Finally, good news for debt traders: positions are beginning to open up at an array of big houses. According to a May 22 Bloomberg.com article, firms like Nomura and Deutsche Bank are betting that anticipated increases in interest rates will translate to corporate debt profits.
Since these positions are rarely posted, you will need to use your network to vet opportunities.
I was speaking recently with a client whose son landed his first job – in financial services, no less. Laughing, she observed: “It takes a village to get a job in finance these days.” Indeed, it does.
Although her son was a recent MBA grad who’d had solid industry internships, there was no queue of people waiting to hire him. Not a real surprise; it’s a rough market.
And it wasn’t like he was sitting at home waiting for the phone to ring. He had Continue reading
According to a recent article, Cantor is continuing its expansion into the full-service investment boutique business. They’ve made an array of moves designed to fill holes in their business, including expanding their equities business, their global presence, and their product range. They’ve hinted at up to 100 new hires globally, although where is still up in the air. Currently, they’re seeking sales and trading hires with a book of business (of course).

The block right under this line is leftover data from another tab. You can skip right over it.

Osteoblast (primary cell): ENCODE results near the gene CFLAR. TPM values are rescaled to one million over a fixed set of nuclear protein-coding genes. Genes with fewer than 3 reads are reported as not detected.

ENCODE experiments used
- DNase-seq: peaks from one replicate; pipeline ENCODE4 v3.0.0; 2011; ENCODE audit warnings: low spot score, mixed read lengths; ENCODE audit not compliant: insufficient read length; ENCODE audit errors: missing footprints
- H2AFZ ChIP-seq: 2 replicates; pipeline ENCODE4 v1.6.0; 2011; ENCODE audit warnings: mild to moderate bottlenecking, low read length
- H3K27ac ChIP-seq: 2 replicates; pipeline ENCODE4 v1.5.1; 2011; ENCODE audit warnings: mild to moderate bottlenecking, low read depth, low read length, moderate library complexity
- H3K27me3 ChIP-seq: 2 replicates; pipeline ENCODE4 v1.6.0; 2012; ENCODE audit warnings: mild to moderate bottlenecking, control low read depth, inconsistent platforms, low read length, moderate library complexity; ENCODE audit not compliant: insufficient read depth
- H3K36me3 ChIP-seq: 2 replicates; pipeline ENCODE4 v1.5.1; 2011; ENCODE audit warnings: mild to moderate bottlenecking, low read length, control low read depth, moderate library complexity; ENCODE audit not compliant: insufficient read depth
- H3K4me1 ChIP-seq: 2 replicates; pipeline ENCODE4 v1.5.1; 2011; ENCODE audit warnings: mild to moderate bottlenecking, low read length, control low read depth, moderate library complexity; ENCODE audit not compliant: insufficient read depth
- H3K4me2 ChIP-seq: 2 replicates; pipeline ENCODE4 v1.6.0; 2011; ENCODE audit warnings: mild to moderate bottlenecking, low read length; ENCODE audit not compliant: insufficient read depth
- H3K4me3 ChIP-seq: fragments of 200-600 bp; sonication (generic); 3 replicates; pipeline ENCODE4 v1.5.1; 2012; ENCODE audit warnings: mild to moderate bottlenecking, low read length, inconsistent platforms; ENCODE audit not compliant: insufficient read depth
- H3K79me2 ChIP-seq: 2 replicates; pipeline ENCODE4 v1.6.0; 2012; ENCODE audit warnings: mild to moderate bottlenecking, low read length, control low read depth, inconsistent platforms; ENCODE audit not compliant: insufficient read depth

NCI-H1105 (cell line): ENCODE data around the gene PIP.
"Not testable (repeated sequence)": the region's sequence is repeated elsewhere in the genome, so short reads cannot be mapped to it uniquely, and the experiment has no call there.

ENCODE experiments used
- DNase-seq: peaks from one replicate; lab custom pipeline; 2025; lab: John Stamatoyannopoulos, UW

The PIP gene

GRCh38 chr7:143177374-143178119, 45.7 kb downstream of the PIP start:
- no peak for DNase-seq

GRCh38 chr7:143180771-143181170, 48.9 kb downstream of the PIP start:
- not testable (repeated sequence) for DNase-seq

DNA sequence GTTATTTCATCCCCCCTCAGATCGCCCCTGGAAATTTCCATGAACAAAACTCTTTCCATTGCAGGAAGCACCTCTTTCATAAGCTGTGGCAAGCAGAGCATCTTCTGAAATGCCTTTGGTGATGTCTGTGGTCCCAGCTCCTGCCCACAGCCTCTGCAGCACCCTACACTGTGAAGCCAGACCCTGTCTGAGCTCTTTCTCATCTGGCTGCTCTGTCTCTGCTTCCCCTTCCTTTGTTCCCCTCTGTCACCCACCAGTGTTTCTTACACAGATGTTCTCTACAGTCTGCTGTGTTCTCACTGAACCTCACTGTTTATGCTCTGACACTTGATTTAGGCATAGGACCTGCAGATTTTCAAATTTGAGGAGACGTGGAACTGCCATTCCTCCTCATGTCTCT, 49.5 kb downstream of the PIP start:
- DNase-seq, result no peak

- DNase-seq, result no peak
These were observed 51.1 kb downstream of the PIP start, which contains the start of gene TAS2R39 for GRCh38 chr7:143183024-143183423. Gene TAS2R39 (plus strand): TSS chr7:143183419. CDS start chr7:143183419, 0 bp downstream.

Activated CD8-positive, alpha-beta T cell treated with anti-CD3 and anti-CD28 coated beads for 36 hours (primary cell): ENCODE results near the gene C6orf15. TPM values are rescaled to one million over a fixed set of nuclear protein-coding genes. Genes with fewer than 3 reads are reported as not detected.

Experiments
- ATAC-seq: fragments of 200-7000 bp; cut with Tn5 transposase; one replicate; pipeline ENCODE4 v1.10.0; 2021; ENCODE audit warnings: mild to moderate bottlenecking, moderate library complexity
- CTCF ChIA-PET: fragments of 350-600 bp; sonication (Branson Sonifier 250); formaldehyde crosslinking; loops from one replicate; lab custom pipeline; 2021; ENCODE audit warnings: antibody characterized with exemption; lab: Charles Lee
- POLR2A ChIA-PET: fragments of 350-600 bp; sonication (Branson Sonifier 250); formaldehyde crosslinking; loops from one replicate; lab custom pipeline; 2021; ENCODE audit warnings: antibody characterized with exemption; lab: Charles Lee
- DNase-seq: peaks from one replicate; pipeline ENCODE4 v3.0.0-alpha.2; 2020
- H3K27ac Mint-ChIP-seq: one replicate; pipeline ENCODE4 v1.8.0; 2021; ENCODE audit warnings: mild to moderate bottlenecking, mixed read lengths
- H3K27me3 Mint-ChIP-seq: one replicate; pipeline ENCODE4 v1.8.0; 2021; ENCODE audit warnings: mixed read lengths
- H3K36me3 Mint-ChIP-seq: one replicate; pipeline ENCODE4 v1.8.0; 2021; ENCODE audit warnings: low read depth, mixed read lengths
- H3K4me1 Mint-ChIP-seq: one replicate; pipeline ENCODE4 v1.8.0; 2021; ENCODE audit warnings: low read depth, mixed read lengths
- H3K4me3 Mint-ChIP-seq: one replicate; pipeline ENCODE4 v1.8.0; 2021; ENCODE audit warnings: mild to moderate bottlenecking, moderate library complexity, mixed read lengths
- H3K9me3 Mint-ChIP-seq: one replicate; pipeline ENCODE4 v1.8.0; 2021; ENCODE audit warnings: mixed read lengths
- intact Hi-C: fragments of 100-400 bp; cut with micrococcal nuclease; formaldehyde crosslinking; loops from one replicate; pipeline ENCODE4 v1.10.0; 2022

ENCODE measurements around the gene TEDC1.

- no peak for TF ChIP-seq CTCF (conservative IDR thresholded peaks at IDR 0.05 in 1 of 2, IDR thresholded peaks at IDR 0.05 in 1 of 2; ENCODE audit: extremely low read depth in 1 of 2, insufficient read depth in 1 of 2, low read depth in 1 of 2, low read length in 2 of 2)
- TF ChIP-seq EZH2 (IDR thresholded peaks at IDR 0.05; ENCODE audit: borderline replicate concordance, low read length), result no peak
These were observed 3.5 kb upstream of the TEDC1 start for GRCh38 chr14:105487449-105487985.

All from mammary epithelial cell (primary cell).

As the article points out, cultural fit will be key. A former employee describes the environment as one “for the hustlers and thick-skinned only.” Think that’s you? Check out Cantor’s current job postings.
Thinking of hanging out a shingle? Edward Jones is planning to recruit up to 2400 new advisers this year. Key hiring will be in CA, AZ, and the Northeast. Expect to hit the ground running, though. According to an article in Workforce Management, new advisers are expected to generate a minimum gross of $240,000 this year and $264,000 in 2012.
Still, if you’re up for the challenge, Edward Jones ranked #11 on Fortune Magazine’s 2011 100 Best Companies to Work For list.
It sounds like we may have to wait as long as March to get the previously promised funding increases, so that the SEC and CFTC can proceed with staffing up for Dodd-Frank implementation. If you recall, I wrote in November about the prospects for hiring hundreds of new regulators. Continue reading